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Is there any mathematical formula which shows that there are approximately $\pi \times 10^7$ seconds in one year. I understand that the pi is probably due to the earth's circular orbit, but am not sure where the rest could come from .

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    $\begingroup$ $\pi$ has nothing to do with it. Where did you find that? To find the number of seconds in a year, multiply 1 year by 365.25 days by 24 hours by 60 minutes by 60 seconds. $\endgroup$ – HDE 226868 Sep 21 '14 at 14:54
  • $\begingroup$ I know, but pi*10^7 is sometimes given as a rough approximation to be used if you dont have a calculator $\endgroup$ – user58953 Sep 21 '14 at 15:00
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    $\begingroup$ For example: physics.corpus.cam.ac.uk/wp-content/uploads/2012/02/… $\endgroup$ – user58953 Sep 21 '14 at 15:00
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    $\begingroup$ It works fine, but it seems to be a coincidence, unlike, say, the distance the Earth travels in one year. $\endgroup$ – HDE 226868 Sep 21 '14 at 15:01
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    $\begingroup$ **Why does a nano century equate to $\pi$ seconds? ** Either cesium atoms know about earth's trajectory around sun, can compute $\pi$, and play a trick on us. Or... This is an (approximate) coincidence. Fait vos jeux... $\endgroup$ – Johannes Sep 21 '14 at 15:44
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It's a unit conversion: $$ 1\,{\rm yr}=\frac{365\,{\rm days}}{\rm year}\times\frac{24\,{\rm hrs}}{1\,{\rm day}}\times\frac{3600\,{\rm sec}}{1\,{\rm hour}}=3.1556926\times10^7\,{\rm sec} $$ Since $3.1557$ is (somewhat) close to $\pi\sim3.1416$, we use the approximation you cite.

Technically, the year is actually 365.25 days long, so using that gives a slightly better approximation that gets one to $3.15576\times10^7\,{\rm sec}$, though most sources I've seen simply use 365 days. Both values are still less than half a percent off of the $\pi\cdot10^7$ value.

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    $\begingroup$ obligatory xkcd link $\endgroup$ – Floris Sep 21 '14 at 14:58
  • $\begingroup$ @Floris: In this case, the xkcd link should really be the answer, not just an obligatory joke comment. $\endgroup$ – R.. Sep 21 '14 at 19:45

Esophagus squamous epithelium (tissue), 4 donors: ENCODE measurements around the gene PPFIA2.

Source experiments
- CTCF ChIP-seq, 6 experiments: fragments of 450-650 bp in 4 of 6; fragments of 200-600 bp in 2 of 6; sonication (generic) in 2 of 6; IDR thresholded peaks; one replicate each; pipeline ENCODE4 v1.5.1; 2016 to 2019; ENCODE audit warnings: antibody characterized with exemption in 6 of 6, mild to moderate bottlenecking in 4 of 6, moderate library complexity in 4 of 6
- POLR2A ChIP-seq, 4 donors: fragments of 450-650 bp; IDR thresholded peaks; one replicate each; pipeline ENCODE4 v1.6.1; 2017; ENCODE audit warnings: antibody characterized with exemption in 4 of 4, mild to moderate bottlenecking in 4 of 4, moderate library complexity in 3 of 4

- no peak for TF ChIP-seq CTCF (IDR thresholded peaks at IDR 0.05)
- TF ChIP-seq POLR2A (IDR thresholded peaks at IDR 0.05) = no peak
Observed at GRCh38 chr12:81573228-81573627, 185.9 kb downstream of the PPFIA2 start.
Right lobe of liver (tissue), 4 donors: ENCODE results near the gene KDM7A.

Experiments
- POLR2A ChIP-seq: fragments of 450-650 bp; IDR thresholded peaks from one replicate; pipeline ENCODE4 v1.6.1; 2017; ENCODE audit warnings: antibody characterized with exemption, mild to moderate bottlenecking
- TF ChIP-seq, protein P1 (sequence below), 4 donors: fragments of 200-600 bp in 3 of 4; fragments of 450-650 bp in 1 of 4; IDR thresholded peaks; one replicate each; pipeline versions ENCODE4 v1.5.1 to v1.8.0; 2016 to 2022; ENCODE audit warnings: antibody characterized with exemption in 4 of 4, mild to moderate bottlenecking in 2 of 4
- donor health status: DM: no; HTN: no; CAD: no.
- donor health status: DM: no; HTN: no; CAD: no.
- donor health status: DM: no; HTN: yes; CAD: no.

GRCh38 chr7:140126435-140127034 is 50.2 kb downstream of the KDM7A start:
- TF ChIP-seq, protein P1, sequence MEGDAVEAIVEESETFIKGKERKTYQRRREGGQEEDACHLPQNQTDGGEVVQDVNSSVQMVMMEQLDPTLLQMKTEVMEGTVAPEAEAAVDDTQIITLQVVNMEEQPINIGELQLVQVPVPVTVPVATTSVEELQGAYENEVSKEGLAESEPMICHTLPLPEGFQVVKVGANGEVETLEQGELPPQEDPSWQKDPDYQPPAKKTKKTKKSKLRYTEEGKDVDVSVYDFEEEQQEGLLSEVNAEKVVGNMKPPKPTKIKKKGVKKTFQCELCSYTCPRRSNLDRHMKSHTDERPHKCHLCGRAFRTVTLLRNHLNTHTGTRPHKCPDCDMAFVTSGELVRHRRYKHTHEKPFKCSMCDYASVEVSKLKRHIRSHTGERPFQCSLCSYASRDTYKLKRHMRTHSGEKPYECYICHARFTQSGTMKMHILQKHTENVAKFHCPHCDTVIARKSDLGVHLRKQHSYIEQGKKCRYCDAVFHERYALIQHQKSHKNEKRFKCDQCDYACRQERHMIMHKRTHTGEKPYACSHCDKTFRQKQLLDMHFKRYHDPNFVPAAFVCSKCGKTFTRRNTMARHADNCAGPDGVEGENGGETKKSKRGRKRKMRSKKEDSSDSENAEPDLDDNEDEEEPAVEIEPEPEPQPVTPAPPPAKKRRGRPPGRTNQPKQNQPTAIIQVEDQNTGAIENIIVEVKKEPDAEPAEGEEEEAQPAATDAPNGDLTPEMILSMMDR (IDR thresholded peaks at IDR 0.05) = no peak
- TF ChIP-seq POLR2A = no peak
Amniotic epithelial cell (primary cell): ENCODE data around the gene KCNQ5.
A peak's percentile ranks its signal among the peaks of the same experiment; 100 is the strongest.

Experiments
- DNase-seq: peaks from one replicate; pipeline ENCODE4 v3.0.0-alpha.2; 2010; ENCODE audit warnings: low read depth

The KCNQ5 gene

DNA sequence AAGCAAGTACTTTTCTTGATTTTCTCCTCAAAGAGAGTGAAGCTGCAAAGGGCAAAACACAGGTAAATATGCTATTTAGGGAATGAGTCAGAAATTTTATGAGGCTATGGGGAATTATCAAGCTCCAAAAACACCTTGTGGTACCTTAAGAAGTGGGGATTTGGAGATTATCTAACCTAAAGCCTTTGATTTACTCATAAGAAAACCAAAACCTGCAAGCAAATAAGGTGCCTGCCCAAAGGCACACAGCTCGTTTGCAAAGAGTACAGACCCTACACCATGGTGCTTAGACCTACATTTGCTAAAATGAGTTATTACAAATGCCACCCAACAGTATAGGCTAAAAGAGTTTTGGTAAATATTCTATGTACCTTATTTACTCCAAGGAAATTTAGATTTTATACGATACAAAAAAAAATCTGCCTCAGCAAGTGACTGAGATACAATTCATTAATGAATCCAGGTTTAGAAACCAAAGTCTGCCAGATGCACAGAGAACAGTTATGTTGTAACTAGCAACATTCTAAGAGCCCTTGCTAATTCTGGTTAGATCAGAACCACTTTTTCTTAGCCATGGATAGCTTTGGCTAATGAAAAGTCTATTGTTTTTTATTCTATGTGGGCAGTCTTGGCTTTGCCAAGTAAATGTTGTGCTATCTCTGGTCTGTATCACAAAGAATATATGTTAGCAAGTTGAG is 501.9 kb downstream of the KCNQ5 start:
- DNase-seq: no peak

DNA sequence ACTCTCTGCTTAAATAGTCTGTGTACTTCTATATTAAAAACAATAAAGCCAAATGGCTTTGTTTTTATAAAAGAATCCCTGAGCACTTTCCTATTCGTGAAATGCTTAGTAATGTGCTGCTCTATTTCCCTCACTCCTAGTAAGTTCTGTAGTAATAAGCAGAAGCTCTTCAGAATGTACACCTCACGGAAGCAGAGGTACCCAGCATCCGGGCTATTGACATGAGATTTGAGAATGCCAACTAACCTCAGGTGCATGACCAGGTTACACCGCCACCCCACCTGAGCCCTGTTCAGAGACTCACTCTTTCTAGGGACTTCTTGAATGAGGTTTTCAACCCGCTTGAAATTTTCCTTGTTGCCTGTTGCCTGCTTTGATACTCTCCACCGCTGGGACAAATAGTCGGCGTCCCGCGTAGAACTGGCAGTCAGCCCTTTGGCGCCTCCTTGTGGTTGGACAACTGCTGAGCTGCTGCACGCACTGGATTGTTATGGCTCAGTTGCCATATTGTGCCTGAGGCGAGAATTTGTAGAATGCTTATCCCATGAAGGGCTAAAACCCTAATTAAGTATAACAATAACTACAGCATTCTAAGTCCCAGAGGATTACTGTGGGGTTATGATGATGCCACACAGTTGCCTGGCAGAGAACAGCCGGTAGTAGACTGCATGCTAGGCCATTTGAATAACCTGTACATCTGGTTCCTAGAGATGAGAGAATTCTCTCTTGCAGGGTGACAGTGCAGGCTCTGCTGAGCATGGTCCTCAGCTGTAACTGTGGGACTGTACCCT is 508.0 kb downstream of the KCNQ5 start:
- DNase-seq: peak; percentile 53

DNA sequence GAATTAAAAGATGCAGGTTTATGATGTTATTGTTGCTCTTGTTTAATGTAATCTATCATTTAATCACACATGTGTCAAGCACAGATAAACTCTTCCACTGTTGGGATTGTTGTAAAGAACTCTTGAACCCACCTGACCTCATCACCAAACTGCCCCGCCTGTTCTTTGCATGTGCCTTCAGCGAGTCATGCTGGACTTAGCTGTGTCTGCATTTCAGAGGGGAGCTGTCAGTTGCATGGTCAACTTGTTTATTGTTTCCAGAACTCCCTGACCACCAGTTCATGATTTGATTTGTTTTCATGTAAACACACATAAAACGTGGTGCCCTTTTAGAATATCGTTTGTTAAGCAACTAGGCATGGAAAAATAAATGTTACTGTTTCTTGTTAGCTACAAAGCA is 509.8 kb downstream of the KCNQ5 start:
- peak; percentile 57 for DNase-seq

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    $\begingroup$ @R.. Except that the original cartoon didn't have this expression, and Randall subsequently got it wrong by a factor 10 in the subtitle... But yes it's a great one! $\endgroup$ – Floris Sep 21 '14 at 19:48
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    $\begingroup$ +1, but it would be better if you changed that 365 to 365.25. That value is something every physicist should know. For one thing, 365.25 days is 1/100 of an astronomical century, which is something every astronomer knows by heart. For another, a year of 365.25 years was good enough for humanity for over a thousand years. (And it's obviously still good enough for astronomers!) $\endgroup$ – David Hammen Sep 21 '14 at 20:15
  • $\begingroup$ @DavidHammen: Most every source I have seen use 365 days & get the same value I have, even Google does it. I will add the extra pair of decimal places to the answer though $\endgroup$ – Kyle Kanos Sep 21 '14 at 20:25
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The observation that "π seconds is a nanocentury" is attributed to Tom Duff, who is known to computer programmers as the inventor of "Duff's Device". There's nothing magical about the fact that 1/10,000,000 of a planetary orbit should equal roughly π/86400 of a planetary day (not the same thing as a planetary rotation, btw, since the orientation of the side of the earth facing the sun changes during the orbit); if the earth turned at a slightly different speeds, then one might say "e seconds is a nanocentury", but it would be no more meaningful.

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protected by Qmechanic Sep 21 '14 at 21:34

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